This nomination brings Italy's list up to 19 in this category and includes exclusive practices like the Mediterranean diet, Cremona violin making, traditional Sicilian puppeteers, Sardinian pastoral songs, Neapolitan pizza makers, truffle hunting and traditional ceremonies like the annual Celestine Forgiveness at L'Aquila.

Italy is also the leader in the World Heritage Sites list with 53 cultural sites plus 6 special Nature sites.

Traditionally, every new La Scala season opens on the 8th December, the Feast of St. Ambrose, Milan's patron saint. It is a grand occasion in full black tie style, frequented by leading politicians, international media stars, captains of industry and leading lights in the cultural and literary field.


Posted on 11 Dec 2023 by Editor


After a long period of apparent neglect, the splendid porcelains of the historic firm of Richard Ginori are on display at two different venues in Milan.

The major exhibition “White Gold: Three Centuries of Ginori Porcelain” is on until the 19th February 2024 in the prestigious venue of the Poldi Pezzoli Museum. The exhibition covers a selection of three centuries of Ginori production created at the historic factory just outside Florence. The pieces have been chosen from the Ginori Museum collection, which is at present closed for restoration. They range from the 18th century classical sculptures that first made Ginori celebrated, to the 19th century decorated plates, bowls and tea sets commissioned by important clients, to the 20th century exclusive design pieces created by leading Italian artists like Gio Ponti.

The second seat of the Ginori exhibition is in the patrician Villa Necchi Campiglia, also in Milan, property of the FAI (Fondo Ambiente Italiano) the Italian equivalent of the National Trust. On show in the natural setting of the elegant dining room of the former aristocratic home is the stunning Trionfo da Tavola (table centre piece), created for the Italian Foreign Ministry in 1927-29 - an arte nouveau masterpiece designed by Gio Ponti and Tommaso Buzzi, modelled by Italo Griselli. The piece is on view for the first time in a House/Museum and can be seen until the 28th January 2024.

Info: Tel +39.02.794889/6334 FAI: Tel: +39.02.4676151

Posted on 07 Dec 2023 by Editor


Recent exciting finds in the Guattari Grotto on the Circeo peninsula south of Rome have revived interest in the life of our remote kindred who inhabited this area thousands of years ago. Skulls and bones of some nine individuals, including one female, dating from between 15,000-18,000 years ago, were discovered in the cave in 2021 by a team of researchers backed by the University of Rome Tor Vergata, the Italian Ministry of Culture and local scientific bodies representing the Frosinone and Latina area, in which the Circeo cave is situated.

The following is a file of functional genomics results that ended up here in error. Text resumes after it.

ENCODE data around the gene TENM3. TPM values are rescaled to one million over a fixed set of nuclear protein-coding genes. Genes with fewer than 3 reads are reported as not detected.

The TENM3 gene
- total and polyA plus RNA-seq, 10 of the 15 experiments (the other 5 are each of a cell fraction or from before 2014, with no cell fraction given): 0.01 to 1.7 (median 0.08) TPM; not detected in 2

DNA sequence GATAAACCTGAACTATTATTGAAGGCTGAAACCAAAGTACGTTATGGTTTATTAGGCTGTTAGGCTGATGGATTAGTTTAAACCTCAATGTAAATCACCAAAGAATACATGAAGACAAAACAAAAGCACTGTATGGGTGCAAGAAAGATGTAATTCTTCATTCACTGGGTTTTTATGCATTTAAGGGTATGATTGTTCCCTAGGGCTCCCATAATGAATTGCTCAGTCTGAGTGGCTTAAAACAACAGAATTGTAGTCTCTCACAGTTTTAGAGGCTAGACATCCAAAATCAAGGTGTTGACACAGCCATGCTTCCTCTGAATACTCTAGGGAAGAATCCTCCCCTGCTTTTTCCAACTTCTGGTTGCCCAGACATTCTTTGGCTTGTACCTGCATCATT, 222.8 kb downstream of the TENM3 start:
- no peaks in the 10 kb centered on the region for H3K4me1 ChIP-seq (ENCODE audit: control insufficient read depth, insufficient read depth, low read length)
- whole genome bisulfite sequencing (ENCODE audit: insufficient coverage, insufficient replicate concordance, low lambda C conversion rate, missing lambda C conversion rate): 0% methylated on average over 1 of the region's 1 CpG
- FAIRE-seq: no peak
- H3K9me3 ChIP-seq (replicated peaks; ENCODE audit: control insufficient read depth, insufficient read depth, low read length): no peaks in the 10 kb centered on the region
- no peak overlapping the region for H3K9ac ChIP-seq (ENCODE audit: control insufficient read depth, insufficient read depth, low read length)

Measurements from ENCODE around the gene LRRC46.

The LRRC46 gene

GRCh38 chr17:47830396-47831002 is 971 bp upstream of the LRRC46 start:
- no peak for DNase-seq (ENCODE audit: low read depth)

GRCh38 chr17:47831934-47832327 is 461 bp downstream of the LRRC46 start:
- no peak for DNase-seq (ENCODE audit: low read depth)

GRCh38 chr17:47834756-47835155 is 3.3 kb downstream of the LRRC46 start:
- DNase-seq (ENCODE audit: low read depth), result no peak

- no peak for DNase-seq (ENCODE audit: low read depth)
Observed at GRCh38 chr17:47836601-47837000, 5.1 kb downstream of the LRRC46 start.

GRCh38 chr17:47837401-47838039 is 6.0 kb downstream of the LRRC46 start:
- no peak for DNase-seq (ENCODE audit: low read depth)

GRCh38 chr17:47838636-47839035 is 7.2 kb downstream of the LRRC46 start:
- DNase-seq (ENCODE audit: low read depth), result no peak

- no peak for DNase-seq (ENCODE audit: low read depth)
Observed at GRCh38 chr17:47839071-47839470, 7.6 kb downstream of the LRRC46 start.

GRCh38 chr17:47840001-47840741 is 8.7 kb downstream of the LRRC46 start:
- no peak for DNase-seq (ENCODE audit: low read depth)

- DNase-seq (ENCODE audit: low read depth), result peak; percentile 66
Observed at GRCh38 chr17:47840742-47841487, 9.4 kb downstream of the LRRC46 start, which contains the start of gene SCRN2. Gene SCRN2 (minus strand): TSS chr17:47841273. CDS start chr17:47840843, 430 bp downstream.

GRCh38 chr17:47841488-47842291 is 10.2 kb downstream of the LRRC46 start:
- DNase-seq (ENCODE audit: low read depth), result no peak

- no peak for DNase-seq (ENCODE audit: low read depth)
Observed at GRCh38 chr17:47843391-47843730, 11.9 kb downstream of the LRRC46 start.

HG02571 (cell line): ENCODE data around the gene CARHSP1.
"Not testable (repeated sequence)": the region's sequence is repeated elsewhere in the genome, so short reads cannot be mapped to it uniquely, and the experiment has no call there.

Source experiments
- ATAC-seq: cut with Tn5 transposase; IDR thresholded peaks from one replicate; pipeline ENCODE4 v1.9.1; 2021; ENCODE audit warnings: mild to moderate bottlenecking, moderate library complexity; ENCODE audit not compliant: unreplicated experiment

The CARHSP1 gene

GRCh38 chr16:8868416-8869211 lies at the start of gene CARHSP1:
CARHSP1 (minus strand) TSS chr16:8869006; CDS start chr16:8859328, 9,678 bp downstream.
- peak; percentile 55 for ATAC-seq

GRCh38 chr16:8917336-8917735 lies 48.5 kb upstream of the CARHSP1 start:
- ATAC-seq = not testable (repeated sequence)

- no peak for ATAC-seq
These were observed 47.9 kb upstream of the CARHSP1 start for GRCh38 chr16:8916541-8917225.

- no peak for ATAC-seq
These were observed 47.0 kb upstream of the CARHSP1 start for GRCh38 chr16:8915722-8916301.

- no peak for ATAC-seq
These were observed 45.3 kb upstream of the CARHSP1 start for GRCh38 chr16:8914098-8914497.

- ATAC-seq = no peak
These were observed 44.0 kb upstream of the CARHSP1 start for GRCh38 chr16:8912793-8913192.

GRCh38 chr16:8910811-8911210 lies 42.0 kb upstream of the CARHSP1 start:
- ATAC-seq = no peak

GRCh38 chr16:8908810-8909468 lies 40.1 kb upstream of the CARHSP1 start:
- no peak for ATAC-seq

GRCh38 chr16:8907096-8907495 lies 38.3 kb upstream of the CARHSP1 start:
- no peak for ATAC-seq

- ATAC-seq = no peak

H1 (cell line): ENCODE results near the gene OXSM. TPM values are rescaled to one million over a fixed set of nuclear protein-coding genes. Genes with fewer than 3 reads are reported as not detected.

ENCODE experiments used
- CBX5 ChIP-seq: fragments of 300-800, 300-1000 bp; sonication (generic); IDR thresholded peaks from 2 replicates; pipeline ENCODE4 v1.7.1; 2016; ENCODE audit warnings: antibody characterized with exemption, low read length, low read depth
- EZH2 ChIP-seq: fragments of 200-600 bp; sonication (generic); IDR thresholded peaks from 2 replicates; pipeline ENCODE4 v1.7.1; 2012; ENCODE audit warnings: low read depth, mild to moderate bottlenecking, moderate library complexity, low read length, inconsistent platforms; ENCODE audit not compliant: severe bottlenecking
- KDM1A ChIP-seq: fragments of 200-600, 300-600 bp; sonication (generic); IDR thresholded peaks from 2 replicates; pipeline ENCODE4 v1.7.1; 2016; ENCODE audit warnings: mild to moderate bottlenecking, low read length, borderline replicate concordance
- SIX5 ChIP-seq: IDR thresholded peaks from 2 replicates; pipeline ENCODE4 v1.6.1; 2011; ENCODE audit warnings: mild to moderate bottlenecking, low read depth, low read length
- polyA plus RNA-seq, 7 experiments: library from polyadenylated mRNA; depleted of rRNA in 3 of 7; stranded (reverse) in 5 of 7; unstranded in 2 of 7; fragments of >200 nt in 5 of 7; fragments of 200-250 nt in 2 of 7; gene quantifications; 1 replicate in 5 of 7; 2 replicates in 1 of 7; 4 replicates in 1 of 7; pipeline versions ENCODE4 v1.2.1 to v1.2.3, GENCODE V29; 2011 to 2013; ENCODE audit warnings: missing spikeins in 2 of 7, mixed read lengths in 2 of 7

The grotto was first entered by a group of workmen in 1939, who reported the discovery of an ancient skull, surrounded by a circle of stones. The discovery aroused great interest in the scientific community but, at the time, landslides made further exploration too risky and difficult.

Seventy-five years were to pass before further explorations began, using more modern methods and archaeologists were rewarded with scattered piles of human and animal bones that they could recover and analyse. Scientists are now able to reconstruct the appearance of these Neanderthal individuals, including the woman, who is described as approximately 1.5 m tall, robust and weighing 50 kgs.

The cave was also full of the bones of many animals who lived in the area thousands of years ago, like elephants, cave bears, wild horses, rhinoceros and aurochs – all much bigger than equivalent species today. Scientists believe that the cave was formerly a hyena's den where the animals had dragged their victims to feast on their brains.

The Circeo peninsula is in the middle of vast conservation area with a rich ecosystem. It has been the subject of legend since the times of Homer's “Odyssey”, when the mysterious island of the Enchantress Circe became identified with her.

At the moment, the cave is open to the public only on special request with prior booking obligatory. However, the local authorities hope to make it more available in the near future with regular organized guided visits.


Info: Tel. +39.06.326561

Posted on 03 Dec 2023 by Editor